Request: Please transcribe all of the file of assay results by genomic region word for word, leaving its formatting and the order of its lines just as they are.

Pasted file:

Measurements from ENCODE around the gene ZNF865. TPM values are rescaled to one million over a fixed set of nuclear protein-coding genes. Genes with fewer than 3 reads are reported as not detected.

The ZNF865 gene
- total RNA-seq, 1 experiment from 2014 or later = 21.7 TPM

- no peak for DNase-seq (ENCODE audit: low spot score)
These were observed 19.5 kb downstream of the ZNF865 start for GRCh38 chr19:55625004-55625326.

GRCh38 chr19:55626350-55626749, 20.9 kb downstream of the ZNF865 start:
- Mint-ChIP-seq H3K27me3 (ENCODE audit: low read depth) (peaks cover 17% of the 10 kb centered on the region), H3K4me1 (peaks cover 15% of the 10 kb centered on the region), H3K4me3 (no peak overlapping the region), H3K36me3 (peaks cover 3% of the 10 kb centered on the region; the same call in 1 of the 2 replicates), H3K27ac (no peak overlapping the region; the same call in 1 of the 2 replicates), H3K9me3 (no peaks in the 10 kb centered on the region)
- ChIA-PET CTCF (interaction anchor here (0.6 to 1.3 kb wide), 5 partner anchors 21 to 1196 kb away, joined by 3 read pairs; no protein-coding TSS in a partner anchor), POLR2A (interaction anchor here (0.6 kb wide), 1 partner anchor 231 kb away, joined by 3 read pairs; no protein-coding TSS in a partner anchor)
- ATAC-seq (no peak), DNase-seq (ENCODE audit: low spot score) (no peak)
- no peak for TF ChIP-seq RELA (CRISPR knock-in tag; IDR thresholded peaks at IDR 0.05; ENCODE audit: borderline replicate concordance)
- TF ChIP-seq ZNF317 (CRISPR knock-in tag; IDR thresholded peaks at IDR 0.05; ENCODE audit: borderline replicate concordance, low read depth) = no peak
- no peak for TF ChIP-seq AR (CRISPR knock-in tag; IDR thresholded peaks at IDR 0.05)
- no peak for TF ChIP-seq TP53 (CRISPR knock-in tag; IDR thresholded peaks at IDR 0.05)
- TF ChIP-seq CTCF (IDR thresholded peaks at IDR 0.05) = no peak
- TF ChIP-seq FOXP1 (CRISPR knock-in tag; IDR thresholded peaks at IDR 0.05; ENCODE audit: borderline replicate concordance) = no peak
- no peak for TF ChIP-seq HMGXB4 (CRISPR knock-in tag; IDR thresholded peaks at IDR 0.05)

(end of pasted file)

Measurements from ENCODE around the gene ZNF865. TPM values are rescaled to one million over a fixed set of nuclear protein-coding genes. Genes with fewer than 3 reads are reported as not detected.

The ZNF865 gene
- total RNA-seq, 1 experiment from 2014 or later = 21.7 TPM

- no peak for DNase-seq (ENCODE audit: low spot score)
These were observed 19.5 kb downstream of the ZNF865 start for GRCh38 chr19:55625004-55625326.

GRCh38 chr19:55626350-55626749, 20.9 kb downstream of the ZNF865 start:
- Mint-ChIP-seq H3K27me3 (ENCODE audit: low read depth) (peaks cover 17% of the 10 kb centered on the region), H3K4me1 (peaks cover 15% of the 10 kb centered on the region), H3K4me3 (no peak overlapping the region), H3K36me3 (peaks cover 3% of the 10 kb centered on the region; the same call in 1 of the 2 replicates), H3K27ac (no peak overlapping the region; the same call in 1 of the 2 replicates), H3K9me3 (no peaks in the 10 kb centered on the region)
- ChIA-PET CTCF (interaction anchor here (0.6 to 1.3 kb wide), 5 partner anchors 21 to 1196 kb away, joined by 3 read pairs; no protein-coding TSS in a partner anchor), POLR2A (interaction anchor here (0.6 kb wide), 1 partner anchor 231 kb away, joined by 3 read pairs; no protein-coding TSS in a partner anchor)
- ATAC-seq (no peak), DNase-seq (ENCODE audit: low spot score) (no peak)
- no peak for TF ChIP-seq RELA (CRISPR knock-in tag; IDR thresholded peaks at IDR 0.05; ENCODE audit: borderline replicate concordance)
- TF ChIP-seq ZNF317 (CRISPR knock-in tag; IDR thresholded peaks at IDR 0.05; ENCODE audit: borderline replicate concordance, low read depth) = no peak
- no peak for TF ChIP-seq AR (CRISPR knock-in tag; IDR thresholded peaks at IDR 0.05)
- no peak for TF ChIP-seq TP53 (CRISPR knock-in tag; IDR thresholded peaks at IDR 0.05)
- TF ChIP-seq CTCF (IDR thresholded peaks at IDR 0.05) = no peak
- TF ChIP-seq FOXP1 (CRISPR knock-in tag; IDR thresholded peaks at IDR 0.05; ENCODE audit: borderline replicate concordance) = no peak
- no peak for TF ChIP-seq HMGXB4 (CRISPR knock-in tag; IDR thresholded peaks at IDR 0.05)